Current: Associate coach, Arizona Coyotes
Tippett may be out of the job but his staff remained intact, and that could mean a promotion for one of the assistants. Most likely to take over is Playfair, who has experience at the NHL and AHL level and has spent the past six seasons as an associate coach with the Coyotes. If that were to become a reality, Playfair would get his second stint behind an NHL bench, with this opportunity coming a decade after he last had the top coaching job for a big league club.
During the 2006-07 season, Playfair took over as the Calgary Flames’ coach after three seasons as an assistant. Though he had a mere one-season stint as coach, he didn’t fare poorly. The Flames posted a 43-29-10 record, earned a post-season berth and pushed the eventual Western Conference finalist Detroit Red Wings to six games in the first round.
In addition to his NHL experience, Playfair has five seasons as an AHL coach under his belt, including a Calder Cup victory in 2000-01 as the bench boss for the Saint John Flames. His most recent head coaching gig came before he landed with the Coyotes, when he spent two seasons with the AHL’s Abbotsford Heat, posting a 77-61-22 record in 160 games.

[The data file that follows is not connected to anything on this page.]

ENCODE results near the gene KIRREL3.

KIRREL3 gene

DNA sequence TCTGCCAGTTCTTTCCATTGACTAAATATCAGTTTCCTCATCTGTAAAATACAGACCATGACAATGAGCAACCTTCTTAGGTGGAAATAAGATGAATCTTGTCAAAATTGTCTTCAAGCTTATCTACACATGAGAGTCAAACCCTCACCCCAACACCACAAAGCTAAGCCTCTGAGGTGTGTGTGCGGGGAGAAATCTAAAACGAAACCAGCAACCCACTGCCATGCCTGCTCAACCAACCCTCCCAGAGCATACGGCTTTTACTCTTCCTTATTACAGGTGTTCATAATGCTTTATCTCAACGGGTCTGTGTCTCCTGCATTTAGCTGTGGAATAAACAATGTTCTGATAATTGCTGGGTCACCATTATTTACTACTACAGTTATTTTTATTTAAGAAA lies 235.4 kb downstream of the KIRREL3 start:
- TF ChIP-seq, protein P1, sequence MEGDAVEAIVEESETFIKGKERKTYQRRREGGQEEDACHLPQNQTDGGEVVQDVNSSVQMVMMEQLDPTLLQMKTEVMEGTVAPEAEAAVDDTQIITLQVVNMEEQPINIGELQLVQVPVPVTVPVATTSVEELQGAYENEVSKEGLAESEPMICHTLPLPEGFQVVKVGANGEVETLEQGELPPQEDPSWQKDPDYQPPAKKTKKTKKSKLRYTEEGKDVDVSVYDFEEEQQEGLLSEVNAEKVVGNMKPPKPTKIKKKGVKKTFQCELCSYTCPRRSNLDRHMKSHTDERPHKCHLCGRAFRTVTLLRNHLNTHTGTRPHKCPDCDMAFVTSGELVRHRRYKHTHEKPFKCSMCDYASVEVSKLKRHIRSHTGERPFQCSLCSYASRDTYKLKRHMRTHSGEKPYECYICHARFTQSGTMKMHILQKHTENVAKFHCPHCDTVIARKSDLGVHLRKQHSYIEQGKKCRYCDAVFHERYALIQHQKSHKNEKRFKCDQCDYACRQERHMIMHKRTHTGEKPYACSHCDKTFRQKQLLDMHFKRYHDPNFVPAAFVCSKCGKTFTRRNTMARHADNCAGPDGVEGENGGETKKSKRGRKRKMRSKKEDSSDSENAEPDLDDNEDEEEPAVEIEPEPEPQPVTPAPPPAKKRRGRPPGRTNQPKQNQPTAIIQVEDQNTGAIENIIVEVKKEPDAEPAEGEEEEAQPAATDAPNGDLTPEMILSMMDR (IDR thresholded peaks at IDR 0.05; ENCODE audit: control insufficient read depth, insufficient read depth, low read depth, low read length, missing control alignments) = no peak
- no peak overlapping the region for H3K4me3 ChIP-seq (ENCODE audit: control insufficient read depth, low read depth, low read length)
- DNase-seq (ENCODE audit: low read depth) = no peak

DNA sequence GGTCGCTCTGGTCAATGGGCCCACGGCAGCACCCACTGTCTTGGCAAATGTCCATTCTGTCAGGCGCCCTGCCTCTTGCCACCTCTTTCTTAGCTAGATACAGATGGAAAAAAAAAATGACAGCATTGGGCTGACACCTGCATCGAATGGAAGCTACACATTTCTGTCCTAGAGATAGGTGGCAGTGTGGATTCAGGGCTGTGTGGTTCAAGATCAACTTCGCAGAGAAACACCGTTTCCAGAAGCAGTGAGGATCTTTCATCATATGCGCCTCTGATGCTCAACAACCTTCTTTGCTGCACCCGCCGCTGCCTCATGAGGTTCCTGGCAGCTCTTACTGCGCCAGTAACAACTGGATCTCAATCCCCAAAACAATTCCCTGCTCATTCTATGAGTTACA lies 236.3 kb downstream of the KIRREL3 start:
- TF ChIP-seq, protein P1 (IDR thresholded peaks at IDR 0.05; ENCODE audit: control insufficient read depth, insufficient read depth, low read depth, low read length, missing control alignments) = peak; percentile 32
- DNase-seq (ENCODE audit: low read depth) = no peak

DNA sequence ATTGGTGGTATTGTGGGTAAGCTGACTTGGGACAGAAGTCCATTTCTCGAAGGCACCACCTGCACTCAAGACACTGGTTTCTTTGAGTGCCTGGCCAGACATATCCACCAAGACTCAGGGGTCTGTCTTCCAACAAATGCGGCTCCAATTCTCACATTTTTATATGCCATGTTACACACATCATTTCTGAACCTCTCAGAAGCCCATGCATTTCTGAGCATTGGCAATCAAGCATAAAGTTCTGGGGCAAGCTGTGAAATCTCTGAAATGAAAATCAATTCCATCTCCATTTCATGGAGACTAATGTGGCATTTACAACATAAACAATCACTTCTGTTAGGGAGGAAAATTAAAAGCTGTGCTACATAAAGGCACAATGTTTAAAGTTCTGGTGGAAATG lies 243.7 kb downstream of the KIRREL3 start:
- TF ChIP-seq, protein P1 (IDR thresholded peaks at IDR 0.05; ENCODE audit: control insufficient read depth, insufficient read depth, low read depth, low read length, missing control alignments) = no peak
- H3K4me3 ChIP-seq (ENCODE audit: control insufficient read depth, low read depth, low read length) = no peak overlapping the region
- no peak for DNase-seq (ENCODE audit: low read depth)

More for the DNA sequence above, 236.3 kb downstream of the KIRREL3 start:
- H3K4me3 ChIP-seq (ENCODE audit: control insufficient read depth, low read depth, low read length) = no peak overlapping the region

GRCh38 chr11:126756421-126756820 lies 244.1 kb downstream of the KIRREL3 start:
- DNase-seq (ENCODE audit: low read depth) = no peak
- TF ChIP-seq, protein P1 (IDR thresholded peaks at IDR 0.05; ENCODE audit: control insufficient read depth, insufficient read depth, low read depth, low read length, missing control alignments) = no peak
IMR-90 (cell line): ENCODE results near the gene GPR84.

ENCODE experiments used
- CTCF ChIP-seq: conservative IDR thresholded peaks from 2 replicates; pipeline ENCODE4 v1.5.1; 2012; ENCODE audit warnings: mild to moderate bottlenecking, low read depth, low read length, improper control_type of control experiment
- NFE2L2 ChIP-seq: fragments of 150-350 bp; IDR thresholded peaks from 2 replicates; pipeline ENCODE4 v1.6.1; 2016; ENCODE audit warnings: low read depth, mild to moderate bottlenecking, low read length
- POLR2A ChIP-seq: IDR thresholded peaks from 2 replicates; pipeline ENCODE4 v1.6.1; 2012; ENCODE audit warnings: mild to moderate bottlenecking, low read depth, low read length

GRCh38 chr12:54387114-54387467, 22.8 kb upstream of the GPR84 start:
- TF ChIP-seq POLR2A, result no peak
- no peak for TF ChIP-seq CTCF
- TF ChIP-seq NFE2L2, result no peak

Current: Coach, Tucson Roadrunners (AHL)
Lamb entered the Coyotes organization in 2016-17 as coach of the AHL affiliate Roadrunners, coming into the gig after seven seasons as the coach of the WHL’s Swift Current Broncos. Lamb’s success in Swift Current was limited — he missed the post-season three times and exited in the first round the other four campaigns — but the Coyotes saw him as a fit for work with the minor league club. That he has plenty of experience working with young players could help him be a candidate in Arizona, too.
Taking over for Tippett would be a big leap in Lamb’s coaching career, to be sure, but it’s not as if he’s without any NHL experience. Beyond playing more than 400 games in the NHL, Lamb spent the early part of his coaching career as an assistant in the big league. In 2001-02, Lamb was part of Craig MacTavish’s Edmonton Oilers coaching staff, and he proceeded to spend the next six seasons working with Tippett as a member of the Dallas Stars.